Key consumer trends for 2022: Exclusive podcast

By Gwen Ridler

- Last updated on GMT

Van den Eshof discussed some of the key consumer trends for 2022
Van den Eshof discussed some of the key consumer trends for 2022

Related tags health & wellbeing Trends

The balance between health and indulgence, experiences and flavour mash-ups were just some of the key consumer trends to look out for in 2022, according to Friesland Campina’s global marketing lead for food Suzanne Van den Eshof.

One of the top trends covered in Friesland Campina’s 2022 trends report focused on consumers’ growing awareness of healthier foods, balanced with their need for indulgence.

“People have become a bit more aware of the food that they eat,”​ said Van den Eshof. “I think it’s a good thing that people scrutinize the labels – you are in the end what you eat.

“But while health in important, people want to indulge themselves – sometimes you have the need to let go and go completely indulgent. You see that, for example, in cheese or products like loaded fries.”


For Van den Eshof, the future could easily go either way. As she explained, while consumers will generally become more conscious about the cost of food and will save money by eating at home, they’ll always find the money if they really want an indulgent treat.

With lockdown drastically reshaping the way consumers look at food and how they eat it, one of the emerging trends was consumers becoming more adventures in their tastes and what they were willing to try.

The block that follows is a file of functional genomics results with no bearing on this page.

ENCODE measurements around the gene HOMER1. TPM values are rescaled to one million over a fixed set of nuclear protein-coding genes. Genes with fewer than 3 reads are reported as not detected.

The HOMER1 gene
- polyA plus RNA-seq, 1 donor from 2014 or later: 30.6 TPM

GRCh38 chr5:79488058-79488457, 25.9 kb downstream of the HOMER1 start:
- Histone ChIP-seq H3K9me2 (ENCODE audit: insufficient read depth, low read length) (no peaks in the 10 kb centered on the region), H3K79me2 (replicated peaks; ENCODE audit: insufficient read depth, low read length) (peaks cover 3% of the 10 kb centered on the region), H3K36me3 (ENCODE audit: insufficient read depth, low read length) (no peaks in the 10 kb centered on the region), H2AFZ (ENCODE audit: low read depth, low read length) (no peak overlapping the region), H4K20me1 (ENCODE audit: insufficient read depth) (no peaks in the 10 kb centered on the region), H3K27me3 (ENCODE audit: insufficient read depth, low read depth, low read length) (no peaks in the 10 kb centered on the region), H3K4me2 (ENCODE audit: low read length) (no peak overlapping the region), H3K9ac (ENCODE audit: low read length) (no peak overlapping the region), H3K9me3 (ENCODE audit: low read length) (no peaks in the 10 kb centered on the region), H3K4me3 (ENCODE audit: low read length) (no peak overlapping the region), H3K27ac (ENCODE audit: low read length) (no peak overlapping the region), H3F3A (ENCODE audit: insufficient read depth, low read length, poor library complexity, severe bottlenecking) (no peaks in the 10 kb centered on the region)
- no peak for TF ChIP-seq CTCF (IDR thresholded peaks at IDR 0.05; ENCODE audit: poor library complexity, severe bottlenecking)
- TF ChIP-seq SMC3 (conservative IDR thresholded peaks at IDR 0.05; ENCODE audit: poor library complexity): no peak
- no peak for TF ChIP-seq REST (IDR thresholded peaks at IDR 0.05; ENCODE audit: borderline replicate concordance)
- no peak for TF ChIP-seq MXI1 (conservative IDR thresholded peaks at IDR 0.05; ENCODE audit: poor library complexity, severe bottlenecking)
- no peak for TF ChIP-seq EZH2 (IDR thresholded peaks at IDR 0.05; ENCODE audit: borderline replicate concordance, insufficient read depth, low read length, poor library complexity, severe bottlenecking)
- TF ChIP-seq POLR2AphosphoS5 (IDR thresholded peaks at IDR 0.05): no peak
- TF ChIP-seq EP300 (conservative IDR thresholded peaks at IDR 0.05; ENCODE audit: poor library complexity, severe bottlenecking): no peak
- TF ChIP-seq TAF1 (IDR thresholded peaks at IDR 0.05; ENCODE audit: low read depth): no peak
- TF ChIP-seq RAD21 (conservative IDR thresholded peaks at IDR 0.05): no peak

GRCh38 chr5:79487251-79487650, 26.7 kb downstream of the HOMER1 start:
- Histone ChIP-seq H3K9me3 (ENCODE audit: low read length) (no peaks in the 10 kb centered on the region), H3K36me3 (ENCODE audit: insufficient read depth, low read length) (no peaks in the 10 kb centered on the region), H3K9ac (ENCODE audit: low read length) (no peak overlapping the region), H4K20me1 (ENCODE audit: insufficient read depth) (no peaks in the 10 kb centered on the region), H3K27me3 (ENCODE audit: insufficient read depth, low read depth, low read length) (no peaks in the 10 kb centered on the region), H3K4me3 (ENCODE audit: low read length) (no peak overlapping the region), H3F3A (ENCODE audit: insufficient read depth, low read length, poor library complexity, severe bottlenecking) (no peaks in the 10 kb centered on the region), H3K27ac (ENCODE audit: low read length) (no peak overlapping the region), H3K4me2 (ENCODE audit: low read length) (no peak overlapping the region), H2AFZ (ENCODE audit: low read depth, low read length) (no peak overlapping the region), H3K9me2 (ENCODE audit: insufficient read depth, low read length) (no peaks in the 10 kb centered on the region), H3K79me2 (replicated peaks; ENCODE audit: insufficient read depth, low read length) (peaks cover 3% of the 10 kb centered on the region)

“We asked consumers how important experiences are for them and 75% said it was very important for them – we really like to be surprised,” ​Van den Eshof explained. “Another 10% said being surprised was moderately important.

There’s a huge potential for manufacturers to tap into that. It’s a trend for unexpected and unusual combinations of tastes and textures – and example is the ‘Cruffle’, a mash-up between a waffle and a croissant.”

Post lockdown

Another key trend that manufacturers can really capitalise on now that lockdowns and COVID-19 restrictions begin to ease is sharing with friends and family – occasions that have been hard to achieve in the past 22 months.

“It’s nourishment for the soul,”​ Van den Eshof added. “Recognising that these are rituals – sharing bread, baking pastries for each other – we’ve done for thousands of years.

“There’s also a stronger social conscience – where is this food coming from? Having a story about it and that can differ from consumer what is important to them, but we see locally grown or home grown is really picking up.”

Meanwhile, Brexit, supply chain issues, the pandemic, sustainability and consumer concerns about health and wellness look set to steer many food industry trends in 2022.

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